Passenger Rail

Renfe signs $9bn deal for Texas high speed rail

The first high-speed train in the United States is a step closer to completion, with Spanish state-owned railway company Renfe signing a US$6 billion ($9.2bn) deal with private equity rail operator Central Texas.

The contract covers the delivery of a high speed rail connection between the Texan cities of Houston and Dallas/Fort Worth.

The link would target an average speed of 257km/h, to complete the journey between the two cities in under 90 minutes.

Italian construction company Salini Impregilo will build the infrastructure, with a timeline of six years until completion. Renfe will maintain and operate the trains from 2026 until the end of the current contract in 2042.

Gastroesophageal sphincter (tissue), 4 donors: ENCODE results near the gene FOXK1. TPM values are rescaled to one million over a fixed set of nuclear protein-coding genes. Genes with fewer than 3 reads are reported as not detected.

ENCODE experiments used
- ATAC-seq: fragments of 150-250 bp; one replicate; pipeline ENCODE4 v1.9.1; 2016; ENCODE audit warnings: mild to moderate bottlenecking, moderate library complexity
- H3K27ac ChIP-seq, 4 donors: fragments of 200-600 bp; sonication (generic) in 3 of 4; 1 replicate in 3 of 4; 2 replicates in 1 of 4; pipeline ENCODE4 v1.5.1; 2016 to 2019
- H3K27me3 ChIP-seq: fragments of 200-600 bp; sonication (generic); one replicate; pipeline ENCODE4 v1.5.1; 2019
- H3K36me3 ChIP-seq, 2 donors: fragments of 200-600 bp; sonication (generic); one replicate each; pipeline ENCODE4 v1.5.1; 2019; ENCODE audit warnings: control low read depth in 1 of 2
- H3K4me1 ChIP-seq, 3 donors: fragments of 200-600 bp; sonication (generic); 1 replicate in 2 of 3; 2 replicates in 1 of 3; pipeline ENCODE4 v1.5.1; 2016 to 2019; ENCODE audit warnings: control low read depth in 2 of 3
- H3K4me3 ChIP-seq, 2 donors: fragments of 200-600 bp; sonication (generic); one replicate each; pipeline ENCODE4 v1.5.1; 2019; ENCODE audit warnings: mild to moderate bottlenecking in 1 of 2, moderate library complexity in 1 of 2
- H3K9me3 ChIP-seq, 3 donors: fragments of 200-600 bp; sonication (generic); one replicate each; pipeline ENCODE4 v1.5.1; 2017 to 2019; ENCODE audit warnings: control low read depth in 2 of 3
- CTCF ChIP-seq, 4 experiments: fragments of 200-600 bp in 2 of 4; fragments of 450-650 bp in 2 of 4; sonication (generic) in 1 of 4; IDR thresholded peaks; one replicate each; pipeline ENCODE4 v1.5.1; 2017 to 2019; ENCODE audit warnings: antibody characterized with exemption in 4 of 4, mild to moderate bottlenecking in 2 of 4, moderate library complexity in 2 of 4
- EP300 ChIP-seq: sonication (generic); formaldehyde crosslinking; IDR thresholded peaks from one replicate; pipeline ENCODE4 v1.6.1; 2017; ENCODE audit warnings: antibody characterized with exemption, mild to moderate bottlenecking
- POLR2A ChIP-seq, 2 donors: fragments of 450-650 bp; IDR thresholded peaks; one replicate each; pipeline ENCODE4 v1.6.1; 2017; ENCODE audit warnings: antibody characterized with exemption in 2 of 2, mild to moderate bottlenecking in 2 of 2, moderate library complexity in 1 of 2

According to a statement from Renfe, the project is the world’s first 100 per cent privately delivered high-speed rail project, being unsupported by public funds from either the Texas state government or US federal government. There is the potential that Central Texas could extend the line to Austin and San Antonio in the future.

Other fast rail lines in the US include Amtrak’s Acela Express, which can reach speeds of 240km/h, and the publicly funded company also operates the Silver Star, Northeast Regional, Keystone Service, Vermonter, and MARC Penn Line express trains, which reach speeds of over 200km/h.

Other high speed rail projects under consideration in the US include the California High Speed Rail Project, which would connect San Francisco with Los Angeles via the Central Valley. The project is currently in the planning stage.

According to Renfe and Central Texas, the economic benefits of the line could be up to US$36bn ($55bn) over 25 years, with 10,000 jobs per year during construction and 1,500 permanent jobs once the line is open.